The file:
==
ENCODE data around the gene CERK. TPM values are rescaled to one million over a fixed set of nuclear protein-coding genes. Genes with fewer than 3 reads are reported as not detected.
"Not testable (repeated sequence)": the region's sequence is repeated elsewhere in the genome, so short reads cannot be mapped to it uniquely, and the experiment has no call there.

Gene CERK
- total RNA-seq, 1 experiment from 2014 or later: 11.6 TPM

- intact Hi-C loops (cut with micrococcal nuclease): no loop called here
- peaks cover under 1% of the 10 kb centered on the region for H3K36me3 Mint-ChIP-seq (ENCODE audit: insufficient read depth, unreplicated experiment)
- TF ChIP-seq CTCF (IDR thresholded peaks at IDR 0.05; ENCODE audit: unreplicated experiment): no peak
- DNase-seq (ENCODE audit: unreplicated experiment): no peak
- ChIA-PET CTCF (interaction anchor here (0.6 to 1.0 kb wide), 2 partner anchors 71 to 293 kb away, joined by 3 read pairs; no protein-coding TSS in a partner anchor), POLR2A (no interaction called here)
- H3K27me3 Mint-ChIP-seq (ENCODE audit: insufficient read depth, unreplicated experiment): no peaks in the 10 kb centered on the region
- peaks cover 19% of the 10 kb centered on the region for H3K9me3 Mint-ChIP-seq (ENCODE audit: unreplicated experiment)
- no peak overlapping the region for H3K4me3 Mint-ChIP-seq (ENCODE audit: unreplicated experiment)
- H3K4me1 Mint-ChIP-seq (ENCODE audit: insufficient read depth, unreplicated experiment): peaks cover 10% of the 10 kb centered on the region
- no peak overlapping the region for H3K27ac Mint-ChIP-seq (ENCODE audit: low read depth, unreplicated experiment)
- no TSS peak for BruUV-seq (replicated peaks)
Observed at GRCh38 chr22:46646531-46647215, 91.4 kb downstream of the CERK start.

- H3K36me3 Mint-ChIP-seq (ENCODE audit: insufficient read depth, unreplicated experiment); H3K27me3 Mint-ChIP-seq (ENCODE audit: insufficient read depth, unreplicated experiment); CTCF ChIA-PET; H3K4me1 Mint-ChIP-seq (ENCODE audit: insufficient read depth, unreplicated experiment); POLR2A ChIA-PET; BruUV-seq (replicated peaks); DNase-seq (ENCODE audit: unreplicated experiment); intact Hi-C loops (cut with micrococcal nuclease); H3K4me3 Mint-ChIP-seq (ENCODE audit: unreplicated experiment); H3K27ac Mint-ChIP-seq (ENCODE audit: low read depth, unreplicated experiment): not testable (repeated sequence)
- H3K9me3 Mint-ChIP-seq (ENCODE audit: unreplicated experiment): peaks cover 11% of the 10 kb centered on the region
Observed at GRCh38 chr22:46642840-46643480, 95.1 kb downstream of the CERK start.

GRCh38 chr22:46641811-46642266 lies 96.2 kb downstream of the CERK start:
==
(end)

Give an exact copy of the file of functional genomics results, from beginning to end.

ENCODE data around the gene CERK. TPM values are rescaled to one million over a fixed set of nuclear protein-coding genes. Genes with fewer than 3 reads are reported as not detected.
"Not testable (repeated sequence)": the region's sequence is repeated elsewhere in the genome, so short reads cannot be mapped to it uniquely, and the experiment has no call there.

Gene CERK
- total RNA-seq, 1 experiment from 2014 or later: 11.6 TPM

- intact Hi-C loops (cut with micrococcal nuclease): no loop called here
- peaks cover under 1% of the 10 kb centered on the region for H3K36me3 Mint-ChIP-seq (ENCODE audit: insufficient read depth, unreplicated experiment)
- TF ChIP-seq CTCF (IDR thresholded peaks at IDR 0.05; ENCODE audit: unreplicated experiment): no peak
- DNase-seq (ENCODE audit: unreplicated experiment): no peak
- ChIA-PET CTCF (interaction anchor here (0.6 to 1.0 kb wide), 2 partner anchors 71 to 293 kb away, joined by 3 read pairs; no protein-coding TSS in a partner anchor), POLR2A (no interaction called here)
- H3K27me3 Mint-ChIP-seq (ENCODE audit: insufficient read depth, unreplicated experiment): no peaks in the 10 kb centered on the region
- peaks cover 19% of the 10 kb centered on the region for H3K9me3 Mint-ChIP-seq (ENCODE audit: unreplicated experiment)
- no peak overlapping the region for H3K4me3 Mint-ChIP-seq (ENCODE audit: unreplicated experiment)
- H3K4me1 Mint-ChIP-seq (ENCODE audit: insufficient read depth, unreplicated experiment): peaks cover 10% of the 10 kb centered on the region
- no peak overlapping the region for H3K27ac Mint-ChIP-seq (ENCODE audit: low read depth, unreplicated experiment)
- no TSS peak for BruUV-seq (replicated peaks)
Observed at GRCh38 chr22:46646531-46647215, 91.4 kb downstream of the CERK start.

- H3K36me3 Mint-ChIP-seq (ENCODE audit: insufficient read depth, unreplicated experiment); H3K27me3 Mint-ChIP-seq (ENCODE audit: insufficient read depth, unreplicated experiment); CTCF ChIA-PET; H3K4me1 Mint-ChIP-seq (ENCODE audit: insufficient read depth, unreplicated experiment); POLR2A ChIA-PET; BruUV-seq (replicated peaks); DNase-seq (ENCODE audit: unreplicated experiment); intact Hi-C loops (cut with micrococcal nuclease); H3K4me3 Mint-ChIP-seq (ENCODE audit: unreplicated experiment); H3K27ac Mint-ChIP-seq (ENCODE audit: low read depth, unreplicated experiment): not testable (repeated sequence)
- H3K9me3 Mint-ChIP-seq (ENCODE audit: unreplicated experiment): peaks cover 11% of the 10 kb centered on the region
Observed at GRCh38 chr22:46642840-46643480, 95.1 kb downstream of the CERK start.

GRCh38 chr22:46641811-46642266 lies 96.2 kb downstream of the CERK start: